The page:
R Kelly has been sentenced to 30 years in prison in a sex abuse case by a US federal court in New York. 

The former 90s R&B star, 55, was sentenced for masterminding a scheme to bring in and sexually exploit young aspiring singers and children.

Branded the “the pied piper of R&B” Kelly faced several of his victims in court who detailed his “deplorable and inexplicable” abuse ahead of his sentencing.

The latest conviction comes after he was found guilty of multiple counts of racketeering, relating to bribery and forced labour, by a jury in September last year.

Bucks Free Press: R Kelly. Credit: PAR Kelly. Credit: PA

R. Kelly sentenced to 30 years in US federal court

Kelly, whose full name is Robert Sylvester Kelly, was also found in violation of an anti-sex trafficking law known as the Mann Act.

The singer, who denied all charges, was found guilty on all nine counts against him after a six-week trial in Brooklyn, New York.

Judge Ann Donnelly said he had used his “minions” to “lure young fans into your orbit” as she sentenced Kelly. 

Kelly did not seem to react as his sentence was passed as he wore his grey prison-issue uniform.

The court heard victim impact statements from seven women, presented anonymously to the court, who detailed Kelly’s “God-like complex” and how he used his “fame and power” to entice his victims.

A woman who used the pseudonym Angela told him: “The pied piper of R&B, both in music and in technique and in approach.

“Success and love… you presented these glittering gems as if they were gold.

“With every addition of a new victim you grew in wickedness, cockiness, diminishing any form of humanity or self-awareness, which soon became the breeding ground for your God-like complex.

“You were doing, saying and encouraging despicable things that no one should be doing.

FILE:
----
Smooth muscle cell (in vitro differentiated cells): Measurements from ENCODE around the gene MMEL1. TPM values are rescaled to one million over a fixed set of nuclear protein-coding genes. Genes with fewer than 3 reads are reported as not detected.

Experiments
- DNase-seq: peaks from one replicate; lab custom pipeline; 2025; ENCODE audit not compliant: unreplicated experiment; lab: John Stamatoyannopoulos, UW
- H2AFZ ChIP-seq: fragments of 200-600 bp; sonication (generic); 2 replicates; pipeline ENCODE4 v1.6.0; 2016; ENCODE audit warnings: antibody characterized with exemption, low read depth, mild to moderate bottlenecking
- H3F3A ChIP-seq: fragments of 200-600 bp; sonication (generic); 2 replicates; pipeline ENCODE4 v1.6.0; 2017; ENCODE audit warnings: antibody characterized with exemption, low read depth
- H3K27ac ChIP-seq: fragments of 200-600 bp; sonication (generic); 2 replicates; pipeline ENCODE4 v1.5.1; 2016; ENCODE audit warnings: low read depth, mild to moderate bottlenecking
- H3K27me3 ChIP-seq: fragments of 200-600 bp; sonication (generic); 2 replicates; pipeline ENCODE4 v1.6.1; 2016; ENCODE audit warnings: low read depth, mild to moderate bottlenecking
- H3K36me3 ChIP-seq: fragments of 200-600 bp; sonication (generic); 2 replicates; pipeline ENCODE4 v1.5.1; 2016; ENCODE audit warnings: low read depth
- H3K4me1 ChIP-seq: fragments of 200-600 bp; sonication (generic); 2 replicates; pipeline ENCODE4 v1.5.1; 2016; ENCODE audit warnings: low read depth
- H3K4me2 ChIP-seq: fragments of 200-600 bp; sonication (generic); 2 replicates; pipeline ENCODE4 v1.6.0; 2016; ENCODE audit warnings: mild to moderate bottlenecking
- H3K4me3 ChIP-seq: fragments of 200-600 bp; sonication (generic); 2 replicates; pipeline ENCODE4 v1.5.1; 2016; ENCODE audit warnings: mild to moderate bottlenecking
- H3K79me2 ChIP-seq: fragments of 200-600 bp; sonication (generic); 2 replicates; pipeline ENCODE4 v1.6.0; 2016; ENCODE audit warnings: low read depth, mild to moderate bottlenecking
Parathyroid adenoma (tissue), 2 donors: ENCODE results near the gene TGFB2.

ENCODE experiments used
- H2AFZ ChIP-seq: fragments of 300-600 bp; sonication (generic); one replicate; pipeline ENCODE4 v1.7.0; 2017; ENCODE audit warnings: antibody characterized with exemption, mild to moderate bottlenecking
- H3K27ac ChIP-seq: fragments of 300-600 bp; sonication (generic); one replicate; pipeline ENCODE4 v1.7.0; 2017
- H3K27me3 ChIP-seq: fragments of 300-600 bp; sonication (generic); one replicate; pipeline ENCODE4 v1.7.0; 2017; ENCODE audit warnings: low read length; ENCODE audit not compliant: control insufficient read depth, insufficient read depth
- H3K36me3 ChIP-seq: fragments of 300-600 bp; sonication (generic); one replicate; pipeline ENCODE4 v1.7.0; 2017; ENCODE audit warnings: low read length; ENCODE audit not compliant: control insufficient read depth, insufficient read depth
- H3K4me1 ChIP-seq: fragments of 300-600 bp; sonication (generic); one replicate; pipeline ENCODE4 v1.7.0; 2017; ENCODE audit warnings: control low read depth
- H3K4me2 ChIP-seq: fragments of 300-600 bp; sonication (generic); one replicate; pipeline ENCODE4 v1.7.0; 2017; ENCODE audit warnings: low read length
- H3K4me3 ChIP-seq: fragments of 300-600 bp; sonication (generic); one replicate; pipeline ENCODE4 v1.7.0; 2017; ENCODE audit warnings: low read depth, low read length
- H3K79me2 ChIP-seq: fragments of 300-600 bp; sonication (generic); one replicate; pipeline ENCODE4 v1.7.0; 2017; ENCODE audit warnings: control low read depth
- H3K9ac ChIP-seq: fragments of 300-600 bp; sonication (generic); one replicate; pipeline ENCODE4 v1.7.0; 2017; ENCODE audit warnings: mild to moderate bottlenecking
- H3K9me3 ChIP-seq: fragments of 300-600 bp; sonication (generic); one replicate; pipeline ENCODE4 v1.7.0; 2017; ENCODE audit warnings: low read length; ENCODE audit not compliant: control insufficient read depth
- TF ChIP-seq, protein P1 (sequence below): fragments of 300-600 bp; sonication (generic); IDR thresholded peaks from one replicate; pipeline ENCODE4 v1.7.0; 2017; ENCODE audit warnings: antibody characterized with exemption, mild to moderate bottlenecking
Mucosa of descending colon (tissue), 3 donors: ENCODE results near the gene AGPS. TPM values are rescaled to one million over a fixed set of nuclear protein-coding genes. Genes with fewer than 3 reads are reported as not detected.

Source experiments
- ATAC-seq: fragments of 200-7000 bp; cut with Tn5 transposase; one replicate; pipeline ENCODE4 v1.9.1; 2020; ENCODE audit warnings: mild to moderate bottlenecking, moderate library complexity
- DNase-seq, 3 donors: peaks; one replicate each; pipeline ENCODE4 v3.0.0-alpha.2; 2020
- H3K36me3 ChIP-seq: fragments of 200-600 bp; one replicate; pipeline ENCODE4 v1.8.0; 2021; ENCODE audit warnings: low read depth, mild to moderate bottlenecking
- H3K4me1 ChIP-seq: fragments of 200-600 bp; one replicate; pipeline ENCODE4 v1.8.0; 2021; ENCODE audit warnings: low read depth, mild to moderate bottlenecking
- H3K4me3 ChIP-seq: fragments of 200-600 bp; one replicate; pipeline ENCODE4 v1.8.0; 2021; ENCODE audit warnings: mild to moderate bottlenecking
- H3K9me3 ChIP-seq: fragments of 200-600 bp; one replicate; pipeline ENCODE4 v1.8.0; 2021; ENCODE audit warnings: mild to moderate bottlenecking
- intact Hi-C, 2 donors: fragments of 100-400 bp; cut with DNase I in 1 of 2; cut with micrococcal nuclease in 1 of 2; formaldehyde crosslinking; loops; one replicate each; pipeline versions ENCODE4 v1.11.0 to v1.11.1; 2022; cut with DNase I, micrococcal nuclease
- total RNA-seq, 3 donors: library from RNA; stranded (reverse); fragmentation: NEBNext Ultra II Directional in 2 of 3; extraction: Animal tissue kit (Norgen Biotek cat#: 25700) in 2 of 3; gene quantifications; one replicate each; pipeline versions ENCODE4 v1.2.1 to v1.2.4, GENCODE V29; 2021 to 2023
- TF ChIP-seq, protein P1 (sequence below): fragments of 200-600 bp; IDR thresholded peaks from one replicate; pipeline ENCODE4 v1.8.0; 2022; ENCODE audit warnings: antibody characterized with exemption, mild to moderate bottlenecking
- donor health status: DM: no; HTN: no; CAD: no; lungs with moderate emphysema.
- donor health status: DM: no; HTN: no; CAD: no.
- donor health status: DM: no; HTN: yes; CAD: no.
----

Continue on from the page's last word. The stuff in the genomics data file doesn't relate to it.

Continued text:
“We reclaim our names from beneath the shadows of your afflicted trauma.”

Bucks Free Press: R Kelly. Credit: PAR Kelly. Credit: PA

At one point a woman known as Jane Doe number two halted her statement, saying she “did not want to interrupt (Kelly’s) conversation” as the singer appeared to confer with his lawyer.

“You are an abuser, you are shameless, you are disgusting,” she told him.

Kelly has been detained at the Metropolitan Detention Centre in Brooklyn since his conviction last year. 

In her sentencing remarks, Judge Donnelly told Kelly: “Sentencing another human being is probably the most difficult thing a judge has to do.”

“It is fair to say, Mr Kelly, that you are a person that had some great advantage, you had worldwide fame and celebrity, untold money,” she said.

“Using your status and celebrity… you had a system of people that you used to lure young fans into your orbit.

“Having your minions troll for young people at the mall… handing out your phone number… for the opportunity to meet R Kelly.”

“You fancied yourself a genius that can do ‘whatever I want because of what I give to the world’.”

Recalling his treatment of his female victims, Judge Donnelly said there were parts of the testimony that she would “never forget”.

He is known for songs including his first number one single Bump N’ Grind and 1996 smash-hit I Believe I Can Fly.

The 1996 track is a track that has been widely played at school graduations, weddings, in advertisements and elsewhere, including the inauguration of former US president Barack Obama in 2008 since its release.